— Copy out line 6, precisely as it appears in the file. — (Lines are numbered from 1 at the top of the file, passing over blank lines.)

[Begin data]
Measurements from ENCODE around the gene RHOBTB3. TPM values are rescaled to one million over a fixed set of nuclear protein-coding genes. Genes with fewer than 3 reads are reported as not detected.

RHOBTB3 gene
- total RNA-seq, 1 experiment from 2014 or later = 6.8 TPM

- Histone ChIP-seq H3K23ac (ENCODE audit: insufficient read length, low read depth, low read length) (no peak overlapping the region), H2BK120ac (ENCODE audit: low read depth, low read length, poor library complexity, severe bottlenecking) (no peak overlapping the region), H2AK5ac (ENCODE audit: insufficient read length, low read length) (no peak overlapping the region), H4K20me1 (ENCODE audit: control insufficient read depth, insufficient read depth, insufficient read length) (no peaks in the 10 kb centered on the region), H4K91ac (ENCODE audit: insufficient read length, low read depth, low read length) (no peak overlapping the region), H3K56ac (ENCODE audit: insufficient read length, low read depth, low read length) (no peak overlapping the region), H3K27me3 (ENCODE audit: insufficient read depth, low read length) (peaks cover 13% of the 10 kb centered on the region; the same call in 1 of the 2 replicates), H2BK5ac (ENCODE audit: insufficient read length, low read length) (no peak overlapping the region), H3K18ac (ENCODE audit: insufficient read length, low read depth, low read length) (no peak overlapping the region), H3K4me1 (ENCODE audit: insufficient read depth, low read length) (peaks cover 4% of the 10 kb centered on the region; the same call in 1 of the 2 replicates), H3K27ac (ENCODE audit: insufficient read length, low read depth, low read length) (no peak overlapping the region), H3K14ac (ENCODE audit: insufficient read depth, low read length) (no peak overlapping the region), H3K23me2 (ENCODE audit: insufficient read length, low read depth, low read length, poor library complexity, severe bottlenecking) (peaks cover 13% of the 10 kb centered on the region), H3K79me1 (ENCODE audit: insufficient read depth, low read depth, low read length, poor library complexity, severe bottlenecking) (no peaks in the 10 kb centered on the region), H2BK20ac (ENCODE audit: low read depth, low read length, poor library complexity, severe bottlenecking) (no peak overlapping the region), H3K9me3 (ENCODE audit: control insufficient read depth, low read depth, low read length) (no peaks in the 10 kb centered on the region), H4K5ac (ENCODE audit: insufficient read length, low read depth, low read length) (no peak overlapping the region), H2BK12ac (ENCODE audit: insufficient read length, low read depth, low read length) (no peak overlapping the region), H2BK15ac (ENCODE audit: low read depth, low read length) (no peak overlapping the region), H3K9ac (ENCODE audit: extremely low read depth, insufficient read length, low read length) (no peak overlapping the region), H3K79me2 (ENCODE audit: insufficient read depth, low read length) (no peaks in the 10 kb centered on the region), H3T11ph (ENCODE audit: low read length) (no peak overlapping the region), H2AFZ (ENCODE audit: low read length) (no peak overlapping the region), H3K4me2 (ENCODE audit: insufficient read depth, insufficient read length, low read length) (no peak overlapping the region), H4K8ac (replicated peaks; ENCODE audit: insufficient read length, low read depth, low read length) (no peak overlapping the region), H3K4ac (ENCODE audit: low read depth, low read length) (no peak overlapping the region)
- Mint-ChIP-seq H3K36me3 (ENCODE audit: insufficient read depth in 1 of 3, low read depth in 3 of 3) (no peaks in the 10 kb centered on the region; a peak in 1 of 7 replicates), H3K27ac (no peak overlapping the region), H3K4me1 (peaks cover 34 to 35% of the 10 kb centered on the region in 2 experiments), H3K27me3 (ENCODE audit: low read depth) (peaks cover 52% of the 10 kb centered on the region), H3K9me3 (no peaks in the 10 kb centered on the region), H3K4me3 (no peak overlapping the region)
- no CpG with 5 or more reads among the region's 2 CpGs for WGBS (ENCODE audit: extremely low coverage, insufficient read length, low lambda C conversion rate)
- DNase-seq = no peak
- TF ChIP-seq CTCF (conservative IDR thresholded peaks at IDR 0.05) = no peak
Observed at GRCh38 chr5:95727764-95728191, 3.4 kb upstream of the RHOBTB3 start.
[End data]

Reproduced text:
- no CpG with 5 or more reads among the region's 2 CpGs for WGBS (ENCODE audit: extremely low coverage, insufficient read length, low lambda C conversion rate)